Legislator Can't Donate Plasma At Own Event Due To FDA Policy

Aug 10, 2020
State Rep. Shevrin Jones is interviewed by TV station

State Rep. Shevrin Jones is the first — and only — out, gay, Black member of the Florida Legislature.

He’s also a survivor of COVID-19.


Gov. Ron DeSantis put out a call Monday for people who have had COVID-19 to donate blood, as the state topped 5,000 deaths of Florida residents due to the pandemic.

“One of the treatments that many physicians around the state believe is very effective is the use of convalescent plasma,” DeSantis said Monday while at the Orlando headquarters of OneBlood, a blood-donation agency.

Officials with Florida blood donation center OneBlood are calling for individuals who are eligible to donate convalescent plasma.

As coronavirus cases surge, the group says the need for plasma is extraordinarily high.

Plasma from the survivors of COVID-19 can be a life-saving therapy for those who are hospitalized due to coronavirus, but Sarasota doctors say supplies are critically low and donations are urgently needed.

“We are in desperate need of plasma," said Kirk Voelker, a critical care pulmonologist at Sarasota Memorial Hospital.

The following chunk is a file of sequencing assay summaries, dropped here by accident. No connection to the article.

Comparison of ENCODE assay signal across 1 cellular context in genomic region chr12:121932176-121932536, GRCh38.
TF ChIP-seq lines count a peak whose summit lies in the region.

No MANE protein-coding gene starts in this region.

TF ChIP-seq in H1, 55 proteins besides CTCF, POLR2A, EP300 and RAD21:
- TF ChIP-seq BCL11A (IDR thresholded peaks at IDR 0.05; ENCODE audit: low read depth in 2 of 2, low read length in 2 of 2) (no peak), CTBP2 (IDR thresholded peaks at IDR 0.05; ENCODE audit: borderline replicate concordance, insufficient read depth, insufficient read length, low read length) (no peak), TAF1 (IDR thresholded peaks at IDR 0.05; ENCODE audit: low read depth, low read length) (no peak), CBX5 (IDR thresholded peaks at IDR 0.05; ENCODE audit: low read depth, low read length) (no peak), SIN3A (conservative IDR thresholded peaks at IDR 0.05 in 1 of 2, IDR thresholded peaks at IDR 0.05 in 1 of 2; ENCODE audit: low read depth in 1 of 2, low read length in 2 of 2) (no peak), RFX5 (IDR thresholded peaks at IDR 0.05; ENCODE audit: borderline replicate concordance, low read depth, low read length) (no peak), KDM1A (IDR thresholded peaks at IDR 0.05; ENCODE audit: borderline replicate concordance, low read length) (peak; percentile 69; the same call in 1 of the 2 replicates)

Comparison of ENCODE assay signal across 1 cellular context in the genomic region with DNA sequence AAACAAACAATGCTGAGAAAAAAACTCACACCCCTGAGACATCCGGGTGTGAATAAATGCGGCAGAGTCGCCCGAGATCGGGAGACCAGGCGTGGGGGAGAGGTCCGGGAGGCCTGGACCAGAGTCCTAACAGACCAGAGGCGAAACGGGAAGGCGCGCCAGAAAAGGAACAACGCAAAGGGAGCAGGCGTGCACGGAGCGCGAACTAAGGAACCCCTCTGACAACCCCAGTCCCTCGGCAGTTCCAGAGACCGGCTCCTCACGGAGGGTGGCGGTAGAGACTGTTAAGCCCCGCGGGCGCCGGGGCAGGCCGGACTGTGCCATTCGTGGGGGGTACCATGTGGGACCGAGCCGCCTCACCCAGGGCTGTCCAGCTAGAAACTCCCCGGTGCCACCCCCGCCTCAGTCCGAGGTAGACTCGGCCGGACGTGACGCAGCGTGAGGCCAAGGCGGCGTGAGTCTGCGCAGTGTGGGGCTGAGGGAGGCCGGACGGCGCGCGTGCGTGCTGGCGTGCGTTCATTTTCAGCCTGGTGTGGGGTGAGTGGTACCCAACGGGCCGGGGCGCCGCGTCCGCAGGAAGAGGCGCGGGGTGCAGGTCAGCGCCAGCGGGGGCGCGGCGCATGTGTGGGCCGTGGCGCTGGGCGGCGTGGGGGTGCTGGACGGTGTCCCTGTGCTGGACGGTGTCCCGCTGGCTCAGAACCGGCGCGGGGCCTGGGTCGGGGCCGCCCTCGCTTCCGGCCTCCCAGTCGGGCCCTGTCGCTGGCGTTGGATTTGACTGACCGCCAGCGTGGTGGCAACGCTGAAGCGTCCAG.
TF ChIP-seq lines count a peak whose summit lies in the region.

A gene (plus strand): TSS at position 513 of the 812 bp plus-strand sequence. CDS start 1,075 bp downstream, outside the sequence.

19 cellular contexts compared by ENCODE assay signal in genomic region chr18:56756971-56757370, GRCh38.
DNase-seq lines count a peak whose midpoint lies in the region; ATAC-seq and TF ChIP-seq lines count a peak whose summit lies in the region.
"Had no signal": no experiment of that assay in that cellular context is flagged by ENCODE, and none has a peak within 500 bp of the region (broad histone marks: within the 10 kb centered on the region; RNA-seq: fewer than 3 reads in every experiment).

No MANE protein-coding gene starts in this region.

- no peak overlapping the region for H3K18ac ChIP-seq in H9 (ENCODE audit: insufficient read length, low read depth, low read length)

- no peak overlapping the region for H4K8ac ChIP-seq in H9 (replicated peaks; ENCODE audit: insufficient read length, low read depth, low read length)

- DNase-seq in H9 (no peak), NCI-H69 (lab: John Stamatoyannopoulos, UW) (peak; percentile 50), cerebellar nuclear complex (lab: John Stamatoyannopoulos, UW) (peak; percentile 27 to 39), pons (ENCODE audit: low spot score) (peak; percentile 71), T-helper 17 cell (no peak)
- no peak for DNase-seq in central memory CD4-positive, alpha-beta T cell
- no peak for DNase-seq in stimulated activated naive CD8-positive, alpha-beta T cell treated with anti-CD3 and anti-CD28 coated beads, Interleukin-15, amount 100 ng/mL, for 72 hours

Researchers from the Mayo Clinic have transfused thousands of COVID-19 patients with convalescent plasma, and the results show it is a safe method for treating the disease. 

Diana Berrent learned she had tested positive for COVID-19 on a Wednesday in mid-March. Within a day, she had received 30 emails from people urging her to donate blood.

The Tampa veterans’ hospital is joining several hospitals in Florida in a national study looking at whether blood plasma from recovered COVID-19 patients can be used to treat patients with the disease.

Baptist Health is collecting plasma from recovered coronavirus patients to treat current patients in the Jacksonville area.

Stacie Rathel chats with her husband, Michael Kevin Rathel, who got an experimental treatment for COVID-19 plasma, and antibodies, of someone who had recovered from the virus.
Courtesy of Stacie Rathel

Last week, Michael Kevin Rathel got a transfusion of convalescent plasma: a blood donation from someone who has recovered from COVID-19.